That's the upside to having little time - they can't reject anything!

And I can write pretty fast - I like working quickly. My instinct, if I'm zoned in, is pretty good.


What's your working process? Do you write into the computer or paper and pencil?

I work at the piano - I can't write at a synthesizer. I compose at the piano, and then when I figure out what the harmony and the chords are, and what the melody is, then of course I go to a computer and mock it up for the director. But my writing and orchestrating process is always at the piano. I can only hear orchestra chords at a piano - if I put the chords together in synth, I just can't hear the overtones. Especially with string voicings, if it sounds good on a piano, it's going to sound good with the orchestra, without question.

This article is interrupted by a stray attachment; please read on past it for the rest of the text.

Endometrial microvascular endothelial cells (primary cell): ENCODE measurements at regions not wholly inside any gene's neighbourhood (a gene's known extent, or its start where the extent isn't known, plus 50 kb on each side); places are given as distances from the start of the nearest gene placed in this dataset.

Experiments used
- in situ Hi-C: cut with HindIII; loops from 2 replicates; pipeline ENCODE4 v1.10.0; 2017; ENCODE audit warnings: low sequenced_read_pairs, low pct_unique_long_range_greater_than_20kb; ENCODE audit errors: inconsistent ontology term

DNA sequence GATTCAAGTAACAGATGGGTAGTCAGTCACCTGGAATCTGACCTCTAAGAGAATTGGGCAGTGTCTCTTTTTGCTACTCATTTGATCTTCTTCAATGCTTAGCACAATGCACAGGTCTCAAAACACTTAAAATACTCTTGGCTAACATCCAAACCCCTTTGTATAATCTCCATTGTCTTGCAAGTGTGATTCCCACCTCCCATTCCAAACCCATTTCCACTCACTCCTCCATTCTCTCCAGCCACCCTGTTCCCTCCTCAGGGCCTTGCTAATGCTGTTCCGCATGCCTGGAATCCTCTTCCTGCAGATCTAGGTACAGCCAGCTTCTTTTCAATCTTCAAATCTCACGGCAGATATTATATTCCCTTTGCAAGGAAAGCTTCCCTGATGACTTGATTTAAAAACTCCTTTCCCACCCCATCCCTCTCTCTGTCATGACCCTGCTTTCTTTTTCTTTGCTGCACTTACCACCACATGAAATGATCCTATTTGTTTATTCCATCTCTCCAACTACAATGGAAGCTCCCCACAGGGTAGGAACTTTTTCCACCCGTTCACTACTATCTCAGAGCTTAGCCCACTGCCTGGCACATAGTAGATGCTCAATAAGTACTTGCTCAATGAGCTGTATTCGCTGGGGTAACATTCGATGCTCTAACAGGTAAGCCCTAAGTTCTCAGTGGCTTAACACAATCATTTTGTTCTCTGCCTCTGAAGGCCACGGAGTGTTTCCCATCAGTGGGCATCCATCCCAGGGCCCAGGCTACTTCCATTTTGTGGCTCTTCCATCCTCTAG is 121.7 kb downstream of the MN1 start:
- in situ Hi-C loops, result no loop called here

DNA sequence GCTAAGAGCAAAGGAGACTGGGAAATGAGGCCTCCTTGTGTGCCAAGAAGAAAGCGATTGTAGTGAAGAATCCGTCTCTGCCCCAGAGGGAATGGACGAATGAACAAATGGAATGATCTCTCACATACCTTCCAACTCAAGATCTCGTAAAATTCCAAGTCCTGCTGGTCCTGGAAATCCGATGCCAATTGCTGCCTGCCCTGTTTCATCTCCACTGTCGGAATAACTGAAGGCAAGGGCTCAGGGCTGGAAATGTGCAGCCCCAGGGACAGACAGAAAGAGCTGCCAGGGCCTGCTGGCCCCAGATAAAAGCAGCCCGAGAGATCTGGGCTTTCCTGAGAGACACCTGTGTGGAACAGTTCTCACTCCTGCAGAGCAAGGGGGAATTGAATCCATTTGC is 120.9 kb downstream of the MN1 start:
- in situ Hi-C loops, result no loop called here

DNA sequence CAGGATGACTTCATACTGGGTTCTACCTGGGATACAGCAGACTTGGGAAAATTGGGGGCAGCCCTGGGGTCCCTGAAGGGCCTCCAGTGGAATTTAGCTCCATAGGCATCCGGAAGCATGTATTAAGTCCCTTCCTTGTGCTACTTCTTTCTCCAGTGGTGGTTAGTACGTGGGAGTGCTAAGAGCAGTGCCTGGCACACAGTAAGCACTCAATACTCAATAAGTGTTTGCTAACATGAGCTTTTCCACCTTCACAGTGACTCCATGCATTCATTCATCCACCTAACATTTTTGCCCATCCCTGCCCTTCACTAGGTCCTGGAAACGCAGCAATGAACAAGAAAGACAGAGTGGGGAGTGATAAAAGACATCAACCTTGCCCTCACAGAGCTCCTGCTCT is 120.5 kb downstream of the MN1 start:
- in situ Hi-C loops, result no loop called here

You had a large orchestral sound for Flicka, but also a contemporary edge too...

I had a lot of imaging - I used a lot of organic and ethnic instruments on that score, with George Doering playing dulcimers and all kinds of stuff underneath the orchestra palettes. It's just a bit pastoral orchestral score. [Play "Flicka: End Titles" MP3]

That contemporary sound mixed with orchestra gives it a nice modern edge, and that bled over into Bridge to Terabithia....